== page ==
Can you revive a series a decade later?
By Libby Fischer Hellmann
My latest thriller, Jump Cut, is the fifth Ellie Foreman mystery, and it’s been ten years since the fourth one came out. Ellie will tell you she’s been on an extended vacation, but I wasn’t so sure. I had to evaluate whether it was possible to bring back a series, a lead character, and her “supporting cast” after so long. Obviously, I went for it; here is some of my thinking.
On the positive side, bringing Ellie back was like reconnecting with an old friend. I quickly rediscovered Ellie’s voice, and the writing was familiar, even easy, something for which I was grateful. Despite the passage of time, she’s still essentially the same person: producing videos, interested in the world, worrying about her family. She still has a self-deprecating sense of humor and the need to see justice done that can put her in dangerous situations. At the same time, however, she has matured. Which surprised both of us. She is unwilling to take the same risks she did in previous novels, and she’s doesn’t act as impulsively. She tends to think things through. I hadn’t expected that.
Another benefit was that I didn’t have to introduce many new characters. Ellie’s father, daughter, best friend, boyfriend, and even her ex-husband, show up in every book, and I already knew their backstories. It makes the writing easier when you’re working in known territory.
I’m hopeful that familiarity extends to readers who have read Ellie in the past. They probably have expectations from past books as to what kind of story an Ellie book will be, and, hopefully, this story will not disappoint them.
However, there were, and are challenges. Characters need to be fully vested in today’s times, opportunities, and issues. They can’t feel dated. Which includes holding on to past incidents or ideas. In the first four novels, for example, Ellie had a volatile relationship with her significant other. It was a substantial subplot of each story. But that was ten years ago. Very few women would still obsess over a rocky relationship for ten years. So, except for one mention, she had to go.
Perhaps the biggest character-related decision, and one that every series author has to make at some point, is whether to age her characters. As fiction writers, that’s one of the only “poetic licenses” we have. Sue Grafton doesn’t age Kinsey Milhone; Sara Paretsky does age V.I.
I thought about it for a long time, and eventually came up with an answer: “Yes, sort of.” Ellie wasn’t a spring chicken at the start of the series, so I elected not to age her. Her father was a senior citizen, and while he does move from his seventies into his eighties, he remains mentally vital and alert. In fact, the only person who does age is Rachel, who was twelve-ish when the series began and is now twenty-six.
I did that for a reason. There is—or was—an old saw of not harming pets or children in a mystery. But now that Rachel is an adult, a wealth of new plot possibilities has opened up, and I capitalized on that in Jump Cut. And who knows? Maybe Rachel will have her own series one day. It happened to Georgia Davis, who was featured in the third Ellie mystery, An Image of Death. Of course, there’s always the chance that if Rachel keeps aging, she and Ellie will eventually be the same age…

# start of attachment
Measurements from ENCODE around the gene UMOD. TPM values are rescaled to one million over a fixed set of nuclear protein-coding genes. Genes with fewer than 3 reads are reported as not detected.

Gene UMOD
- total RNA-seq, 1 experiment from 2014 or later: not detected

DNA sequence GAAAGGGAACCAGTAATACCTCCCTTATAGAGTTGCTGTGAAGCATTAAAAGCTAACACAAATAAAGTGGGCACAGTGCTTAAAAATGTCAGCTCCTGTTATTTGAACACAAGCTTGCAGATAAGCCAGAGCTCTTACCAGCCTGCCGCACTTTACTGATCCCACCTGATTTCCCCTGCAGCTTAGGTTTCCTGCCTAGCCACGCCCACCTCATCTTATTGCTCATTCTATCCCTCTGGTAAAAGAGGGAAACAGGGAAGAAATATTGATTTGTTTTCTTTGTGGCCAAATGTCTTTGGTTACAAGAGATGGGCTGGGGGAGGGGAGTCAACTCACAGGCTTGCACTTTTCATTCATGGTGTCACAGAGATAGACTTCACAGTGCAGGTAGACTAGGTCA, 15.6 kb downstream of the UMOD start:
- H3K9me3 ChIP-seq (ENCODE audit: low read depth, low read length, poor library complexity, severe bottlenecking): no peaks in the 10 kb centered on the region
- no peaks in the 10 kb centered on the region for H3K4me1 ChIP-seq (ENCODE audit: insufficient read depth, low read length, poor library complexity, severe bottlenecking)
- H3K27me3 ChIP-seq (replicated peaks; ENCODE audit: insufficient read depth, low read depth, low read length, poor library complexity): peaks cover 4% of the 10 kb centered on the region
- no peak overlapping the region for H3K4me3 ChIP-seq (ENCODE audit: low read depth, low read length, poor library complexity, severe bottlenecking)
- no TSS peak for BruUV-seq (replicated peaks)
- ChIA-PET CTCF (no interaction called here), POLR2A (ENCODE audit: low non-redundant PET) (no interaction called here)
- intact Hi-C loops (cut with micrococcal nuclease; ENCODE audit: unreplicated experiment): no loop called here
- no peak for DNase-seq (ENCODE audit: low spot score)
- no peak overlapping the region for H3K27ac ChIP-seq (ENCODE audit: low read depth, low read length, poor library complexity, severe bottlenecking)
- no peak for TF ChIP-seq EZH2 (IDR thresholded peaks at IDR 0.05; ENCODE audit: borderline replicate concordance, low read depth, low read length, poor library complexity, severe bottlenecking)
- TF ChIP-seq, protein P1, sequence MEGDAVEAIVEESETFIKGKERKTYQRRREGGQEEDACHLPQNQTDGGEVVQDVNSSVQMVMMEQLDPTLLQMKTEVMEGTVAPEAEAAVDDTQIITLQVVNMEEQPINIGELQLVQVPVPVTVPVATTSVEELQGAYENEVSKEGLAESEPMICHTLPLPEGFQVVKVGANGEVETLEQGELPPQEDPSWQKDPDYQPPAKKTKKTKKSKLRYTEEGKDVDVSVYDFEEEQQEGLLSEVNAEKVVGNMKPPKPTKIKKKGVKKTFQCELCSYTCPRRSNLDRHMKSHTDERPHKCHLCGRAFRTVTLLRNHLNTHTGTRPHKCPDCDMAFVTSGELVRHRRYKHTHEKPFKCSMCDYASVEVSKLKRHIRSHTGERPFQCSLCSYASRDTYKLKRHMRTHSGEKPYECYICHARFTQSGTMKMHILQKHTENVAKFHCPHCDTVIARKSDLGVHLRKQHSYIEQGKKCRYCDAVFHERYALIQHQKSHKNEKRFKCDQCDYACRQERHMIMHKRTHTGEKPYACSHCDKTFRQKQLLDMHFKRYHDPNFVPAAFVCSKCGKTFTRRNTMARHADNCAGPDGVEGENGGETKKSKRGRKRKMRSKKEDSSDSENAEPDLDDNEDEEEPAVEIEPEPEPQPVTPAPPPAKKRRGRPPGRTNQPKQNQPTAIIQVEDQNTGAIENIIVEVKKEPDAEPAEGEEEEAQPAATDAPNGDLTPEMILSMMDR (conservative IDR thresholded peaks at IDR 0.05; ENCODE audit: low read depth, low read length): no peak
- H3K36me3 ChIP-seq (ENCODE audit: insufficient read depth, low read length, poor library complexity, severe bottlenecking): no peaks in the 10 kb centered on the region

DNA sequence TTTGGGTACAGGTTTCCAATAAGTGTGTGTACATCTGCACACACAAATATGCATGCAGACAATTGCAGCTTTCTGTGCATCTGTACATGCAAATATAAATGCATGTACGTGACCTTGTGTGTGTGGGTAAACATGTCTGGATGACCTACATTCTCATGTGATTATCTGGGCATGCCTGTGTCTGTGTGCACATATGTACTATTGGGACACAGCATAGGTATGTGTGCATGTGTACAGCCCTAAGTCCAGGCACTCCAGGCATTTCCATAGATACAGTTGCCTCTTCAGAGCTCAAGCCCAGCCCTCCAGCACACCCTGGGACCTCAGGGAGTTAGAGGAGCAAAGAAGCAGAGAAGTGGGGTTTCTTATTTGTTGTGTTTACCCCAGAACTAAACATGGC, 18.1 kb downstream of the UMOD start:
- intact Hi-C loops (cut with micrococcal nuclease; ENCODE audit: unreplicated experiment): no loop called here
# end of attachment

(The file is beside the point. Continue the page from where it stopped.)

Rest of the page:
The major challenge was creating a plot that readers would find exciting – yet credible. Although the crisis Ellie faces in Jump Cut seems surreal, the story had to develop naturally and incrementally. Each step had to be logical and believable, so much so that the climax seems inevitable. But that’s the challenge of any thriller, whether a series has been on hiatus or not.
The Implicit Contract
Whether a character ages, a series takes a time-out, or how much or little it changes, the bottom-line question is whether it still works. It’s the author’s job to bring a character up to date enough so they’re believable, behaving credibly and comfortably in today’s world. It might mean providing explanations of what’s happened to the characters in the interim, or leaving readers to fill in the gaps themselves.
It’s part and parcel of what I call “The Implicit Contract” between author and reader. A reader will suspend a certain amount of disbelief when they start a crime novel. For example, we know that video producers don’t trip over dead bodies on a regular basis. But readers are willing to accept that in a novel, because they know they’re in for a suspenseful ride. In return, I believe the author has a responsibility to create a story and characters that are as credible and authentic and logical as possible. No matter how much time has passed or how the world has changed.
What About You?
Do you think it’s OK to resurrect characters years later? Do you think it’s essential to bring them up to date or can you leave them as they are, frozen in literary amber and behaving as though time has stood still?
Libby Fischer Hellmann left a career in broadcast news in Washington, DC, and moved to Chicago 35 years ago, where she, naturally, began to write gritty crime fiction. Twelve novels and twenty short stories later, she claims they’ll take her out of the Windy City feet first. Her short stories have been published in a dozen anthologies, the Saturday Evening Post, and Ed Gorman’s “25 Criminally Good Short Stories” collection. In 2005, Libby was the national president of Sisters In Crime, a 3500 member organization dedicated to the advancement of female crime fiction authors. More at http://libbyhellmann.com